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July 17, 2013

Helping the homeless

With the closing of Rubbermaid in 2012 and Covidien leaving Commerce at the end of the year, the Great Recession has had a profound impact on residents of Hunt County.

The Great Recession has also caused the face of homelessness in America to change drastically.

Families now make up 34 percent of the homeless population. And, according to Jerry Speight, executive director for the Hope Center, Hunt County has not been immune to the recent surge.

“It’s been obvious for a number of years,” he said. “I couldn’t begin to tell you how many people who we’ve helped pay bills.”

Speight said, since there is no full-time homeless shelter available in Hunt County, he has nowhere to refer families or individuals.

“I just have to say ‘I’m sorry, I don’t have a place I can send you,’” he said. “It’s difficult to send them away when you have no ability to help them.”

Speight said with the Hope Center, Hunt County Shared Ministries, the Salvation Army, Women in Need and other service organizations, the county has “tremendous agencies helping people here.”

“But those all serve specific purposes and it’s not meeting the needs of the homeless.”

According to recent estimates, there are approximately 300 homeless people in Greenville.

To help meet the growing need, Melissa Bishop is planning on opening a shelter in Greenville, with the help of the community.

Armed with a Facebook page and a desire “to do something more meaningful,” Bishop will speak before the Greenville City Council alongside Salvation Army Sgt. Wes Trueblood on July 23 to discuss a possible location for a full-time homeless shelter.

“There are different locations I have considered,” she said. “All need considerable work to be up to city code.”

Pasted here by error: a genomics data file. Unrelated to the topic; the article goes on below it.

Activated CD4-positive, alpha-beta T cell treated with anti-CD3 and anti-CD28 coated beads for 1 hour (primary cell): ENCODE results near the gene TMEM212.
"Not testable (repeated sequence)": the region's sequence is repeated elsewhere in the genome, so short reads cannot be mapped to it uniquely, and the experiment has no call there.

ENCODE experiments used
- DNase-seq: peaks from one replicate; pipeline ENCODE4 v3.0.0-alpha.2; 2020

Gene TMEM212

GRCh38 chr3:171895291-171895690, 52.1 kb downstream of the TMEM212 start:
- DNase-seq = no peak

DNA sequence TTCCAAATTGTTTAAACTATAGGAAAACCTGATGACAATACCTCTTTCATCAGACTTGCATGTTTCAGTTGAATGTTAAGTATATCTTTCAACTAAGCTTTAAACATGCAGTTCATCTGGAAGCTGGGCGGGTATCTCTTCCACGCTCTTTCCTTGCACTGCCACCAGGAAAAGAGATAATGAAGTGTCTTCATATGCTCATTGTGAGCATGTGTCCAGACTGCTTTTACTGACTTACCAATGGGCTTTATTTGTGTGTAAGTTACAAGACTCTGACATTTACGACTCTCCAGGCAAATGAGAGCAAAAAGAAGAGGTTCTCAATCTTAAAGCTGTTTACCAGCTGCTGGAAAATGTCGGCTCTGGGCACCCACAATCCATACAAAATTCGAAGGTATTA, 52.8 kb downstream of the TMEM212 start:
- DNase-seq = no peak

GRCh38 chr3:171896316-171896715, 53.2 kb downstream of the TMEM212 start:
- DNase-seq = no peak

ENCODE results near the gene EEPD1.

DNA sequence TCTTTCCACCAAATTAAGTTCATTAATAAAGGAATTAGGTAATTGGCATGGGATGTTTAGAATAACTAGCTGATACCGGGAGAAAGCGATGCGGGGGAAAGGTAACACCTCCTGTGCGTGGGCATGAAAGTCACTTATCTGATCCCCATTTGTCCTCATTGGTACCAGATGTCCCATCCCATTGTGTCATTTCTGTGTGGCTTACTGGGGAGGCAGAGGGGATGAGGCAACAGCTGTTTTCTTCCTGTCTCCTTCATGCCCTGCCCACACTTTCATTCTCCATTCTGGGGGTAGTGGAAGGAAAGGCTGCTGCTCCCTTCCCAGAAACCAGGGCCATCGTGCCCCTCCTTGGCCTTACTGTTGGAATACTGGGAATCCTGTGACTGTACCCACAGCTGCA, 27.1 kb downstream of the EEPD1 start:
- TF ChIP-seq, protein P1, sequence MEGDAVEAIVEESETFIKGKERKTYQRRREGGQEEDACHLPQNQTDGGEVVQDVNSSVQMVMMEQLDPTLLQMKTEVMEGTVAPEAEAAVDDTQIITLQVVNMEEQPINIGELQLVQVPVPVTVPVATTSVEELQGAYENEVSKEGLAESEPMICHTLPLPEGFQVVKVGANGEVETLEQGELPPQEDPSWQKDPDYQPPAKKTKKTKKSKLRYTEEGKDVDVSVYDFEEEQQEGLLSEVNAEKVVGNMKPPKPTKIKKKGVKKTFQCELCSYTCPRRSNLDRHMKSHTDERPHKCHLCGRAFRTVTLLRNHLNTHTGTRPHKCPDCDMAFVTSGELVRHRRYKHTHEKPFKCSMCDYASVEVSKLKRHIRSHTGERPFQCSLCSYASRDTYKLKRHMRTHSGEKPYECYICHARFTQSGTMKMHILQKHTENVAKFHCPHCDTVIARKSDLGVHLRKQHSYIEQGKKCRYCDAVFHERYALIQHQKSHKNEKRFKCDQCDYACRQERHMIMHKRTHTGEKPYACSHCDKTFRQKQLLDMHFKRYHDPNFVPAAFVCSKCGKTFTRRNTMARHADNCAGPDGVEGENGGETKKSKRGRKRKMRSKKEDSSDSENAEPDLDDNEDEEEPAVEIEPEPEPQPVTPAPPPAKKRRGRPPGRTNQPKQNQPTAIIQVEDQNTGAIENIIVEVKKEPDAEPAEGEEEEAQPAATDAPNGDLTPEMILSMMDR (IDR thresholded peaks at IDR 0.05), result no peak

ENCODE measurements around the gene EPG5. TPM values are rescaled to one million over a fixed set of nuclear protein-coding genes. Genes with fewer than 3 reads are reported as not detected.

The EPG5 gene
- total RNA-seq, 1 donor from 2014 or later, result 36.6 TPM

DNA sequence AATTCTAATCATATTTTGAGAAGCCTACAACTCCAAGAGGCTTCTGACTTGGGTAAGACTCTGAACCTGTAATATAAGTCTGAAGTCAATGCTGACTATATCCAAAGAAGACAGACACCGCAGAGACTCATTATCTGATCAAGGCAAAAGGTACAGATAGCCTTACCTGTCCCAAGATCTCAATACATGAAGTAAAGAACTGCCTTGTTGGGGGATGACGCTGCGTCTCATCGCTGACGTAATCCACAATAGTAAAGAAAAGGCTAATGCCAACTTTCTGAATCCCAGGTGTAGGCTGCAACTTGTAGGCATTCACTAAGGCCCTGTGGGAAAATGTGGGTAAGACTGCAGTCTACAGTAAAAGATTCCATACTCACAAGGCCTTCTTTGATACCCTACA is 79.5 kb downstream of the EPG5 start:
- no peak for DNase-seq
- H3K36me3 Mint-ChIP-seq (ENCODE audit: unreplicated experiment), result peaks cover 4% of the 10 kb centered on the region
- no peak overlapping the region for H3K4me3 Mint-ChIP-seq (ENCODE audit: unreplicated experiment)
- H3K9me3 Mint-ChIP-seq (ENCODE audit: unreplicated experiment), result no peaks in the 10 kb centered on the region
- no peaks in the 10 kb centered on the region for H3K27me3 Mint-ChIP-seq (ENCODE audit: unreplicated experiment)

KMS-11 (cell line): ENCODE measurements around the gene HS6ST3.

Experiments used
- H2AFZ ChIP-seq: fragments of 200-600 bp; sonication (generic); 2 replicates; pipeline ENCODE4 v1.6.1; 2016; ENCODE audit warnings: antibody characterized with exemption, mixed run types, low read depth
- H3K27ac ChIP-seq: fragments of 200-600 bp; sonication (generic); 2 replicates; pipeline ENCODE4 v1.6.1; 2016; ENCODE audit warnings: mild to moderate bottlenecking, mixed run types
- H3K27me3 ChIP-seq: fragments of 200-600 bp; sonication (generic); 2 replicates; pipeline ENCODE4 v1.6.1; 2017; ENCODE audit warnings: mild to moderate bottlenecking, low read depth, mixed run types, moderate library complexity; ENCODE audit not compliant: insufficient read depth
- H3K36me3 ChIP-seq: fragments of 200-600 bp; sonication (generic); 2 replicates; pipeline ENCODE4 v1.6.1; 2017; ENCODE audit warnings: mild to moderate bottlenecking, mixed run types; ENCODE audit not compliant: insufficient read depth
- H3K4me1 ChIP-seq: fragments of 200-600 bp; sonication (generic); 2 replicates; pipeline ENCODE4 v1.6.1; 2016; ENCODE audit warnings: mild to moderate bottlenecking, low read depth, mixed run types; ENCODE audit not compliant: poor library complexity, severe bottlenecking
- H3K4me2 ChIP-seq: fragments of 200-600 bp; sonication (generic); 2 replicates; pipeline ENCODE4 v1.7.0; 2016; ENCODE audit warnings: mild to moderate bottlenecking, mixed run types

Wally Jeffers, executive director of Hunt County Shared Ministries (FISH), said he would like to see a shelter much like the Samaritan Inn in McKinney, because of its focus on families and teaching life-skills.

“A family shelter is what we desperately need,” he said. “I’m looking for a place where a family who is really struggling can come to get back on their feet.”

The Samaritan Inn is a non-profit shelter that focuses on teaching individuals and families classes on budgeting and job training, and offers support programs such as legal and financial counseling and mental and physical health services.

The number of people coming to FISH for assistance is up by 61 percent this year, which highlights the need for the community to work together to help struggling families, Jeffers said.

“I’d like to see something that we all get and work together on,” he said, adding he wants to see a comprehensive plan between agencies to see “how can we work cooperatively to meet their needs. It works better for all of us.”

Speight said he gets calls from churchmembers all over Greenville looking for ways to help the disadvantaged. He said that’s not surprising, considering the teachings in the Bible.

“Scriptures talk about Jesus not having a place to lay His head, so it’s not surprising that He would have compassion for what we would call economically disadvantages,” he said. “In His earthly ministry He had a heart of compassion for those that were hurting.”

According to Speight, the problem isn’t going to be solved in the short term, but will take a community effort to help people in need.

“There is a need for a human being to come for shelter, safety, food and a place for help,” he said. “The need is always going to be there.”

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